In the philosophy of Legalism, the concept of "Moral Education Through Punishment" reflects a distinctive approach to shaping the behavior of individuals within society. Legalist thinkers, notably Han Feizi, believed that punishment played a crucial role not only in maintaining order and enforcing laws but also in instilling a sense of moral discipline and conformity among the populace.

    The central tenet of this idea lies in the belief that individuals can be morally educated and guided toward socially acceptable behavior through the judicious application of punishments. In the Legalist perspective, punishment is not solely punitive but serves as a tool for imparting moral lessons and reinforcing societal norms.

    Legalism asserts that individuals are motivated primarily by self-interest and may deviate from ethical conduct without proper guidance. Therefore, the state, under Legalist principles, assumes the responsibility of using punishments strategically to educate and mold the moral character of its citizens.

    The punishments prescribed by Legalism are often harsh and serve as a deterrent against deviant behavior. However, beyond deterrence, Legalists argue that the infliction of punishments creates a collective awareness of moral boundaries and fosters a shared understanding of right and wrong within society.

    Moral education through punishment operates on the premise that the fear of severe consequences encourages individuals to internalize societal norms and adhere to ethical standards. The idea is not simply to mete out retribution but to actively shape the moral fabric of the community through a carefully calibrated system of rewards and punishments.

    Legalist thinkers envisioned a society where individuals, through the experience of punishment, would develop a moral consciousness and a sense of obligation to uphold the established order. In this way, punishment becomes a means of inculcating virtues, social responsibility, and a shared ethical framework among the populace.

    Meritocratic Government[edit | edit source]

    Legalism advocates for the selection and appointment of officials based on their abilities, competence, and merit rather than factors such as hereditary privilege or social status. Legalist thinkers, particularly Han Feizi, argued that the efficiency and stability of a state depended on having capable individuals in positions of authority.

    In a meritocratic system influenced by Legalist principles, the emphasis is on identifying and promoting individuals who demonstrate talent, skills, and a commitment to the state's well-being. The ruler, according to Legalism, should establish a rigorous system of examinations and assessments to evaluate the capabilities of potential officials. This approach is intended to ensure that those in power are genuinely qualified and capable of contributing to effective governance.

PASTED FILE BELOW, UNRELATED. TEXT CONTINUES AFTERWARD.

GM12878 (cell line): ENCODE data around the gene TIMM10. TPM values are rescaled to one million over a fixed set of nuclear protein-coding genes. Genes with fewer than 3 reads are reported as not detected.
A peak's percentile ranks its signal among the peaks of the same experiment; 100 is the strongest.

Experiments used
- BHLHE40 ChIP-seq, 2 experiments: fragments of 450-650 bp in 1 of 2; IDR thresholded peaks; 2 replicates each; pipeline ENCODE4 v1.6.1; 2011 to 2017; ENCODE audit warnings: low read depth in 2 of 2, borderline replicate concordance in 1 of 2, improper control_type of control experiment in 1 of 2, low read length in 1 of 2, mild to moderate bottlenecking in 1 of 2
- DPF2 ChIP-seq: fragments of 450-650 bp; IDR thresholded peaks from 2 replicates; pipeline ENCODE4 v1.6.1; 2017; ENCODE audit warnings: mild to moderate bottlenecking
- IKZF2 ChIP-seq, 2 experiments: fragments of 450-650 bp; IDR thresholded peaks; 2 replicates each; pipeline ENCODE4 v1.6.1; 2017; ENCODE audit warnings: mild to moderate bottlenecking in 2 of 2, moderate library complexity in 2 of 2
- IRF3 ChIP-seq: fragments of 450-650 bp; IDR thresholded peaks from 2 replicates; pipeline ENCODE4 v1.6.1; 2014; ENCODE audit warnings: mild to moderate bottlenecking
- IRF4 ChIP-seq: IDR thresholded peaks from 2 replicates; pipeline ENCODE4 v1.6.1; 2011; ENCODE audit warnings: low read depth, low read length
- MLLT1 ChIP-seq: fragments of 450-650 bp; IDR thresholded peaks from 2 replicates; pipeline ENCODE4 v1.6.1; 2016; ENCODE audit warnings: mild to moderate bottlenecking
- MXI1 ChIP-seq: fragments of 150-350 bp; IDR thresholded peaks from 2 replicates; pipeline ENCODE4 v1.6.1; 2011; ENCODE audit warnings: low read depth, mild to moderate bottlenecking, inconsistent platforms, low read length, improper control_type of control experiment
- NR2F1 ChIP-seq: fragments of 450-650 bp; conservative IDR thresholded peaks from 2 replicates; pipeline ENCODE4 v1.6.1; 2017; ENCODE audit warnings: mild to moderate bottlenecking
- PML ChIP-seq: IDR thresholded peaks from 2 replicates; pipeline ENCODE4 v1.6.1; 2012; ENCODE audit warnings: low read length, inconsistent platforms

The meritocratic concept in Legalism is closely tied to the pragmatic belief that the state's success hinges on the competence of its leadership. Legalists argued against the hereditary transmission of power, contending that leadership positions should be earned through demonstrated ability rather than inherited based on lineage or social standing.

    By promoting a meritocratic approach to governance, Legalism seeks to mitigate the risks associated with nepotism and favoritism. The goal is to create a government structure where officials are selected based on objective criteria, fostering a more efficient and accountable administrative system.

    Relationships[edit | edit source]

    Friends[edit | edit source]

    • Pragmatism - Everything should be useful, and my users are rulers.

    Frenemies[edit | edit source]

    • Taoism - My original main philosophic basement, but too weak and inactive. Why don't you find the right way to change the reality?
    • Mohism - Your logics, debates, non-office, division and restoring ancient are all useless to states.
      However, I studied your logics and debates, and mine are useful.
    • School of Names - You studied Mohism like me, but become as useless as it.

    Enemies[edit | edit source]

    • Reactionaryism - You shouldn't follow ancient rules and regulations when governing a country!
    • Confucianism - The ancient people were simple and benevolent, so the ruling of De used to be justified and valuable. While the people nowadays are hypocritical and speculative, so the ruling of De has lost its value and the people should be restrained by strict laws.

    Further Information[edit | edit source]

    Wikipedia[edit | edit source]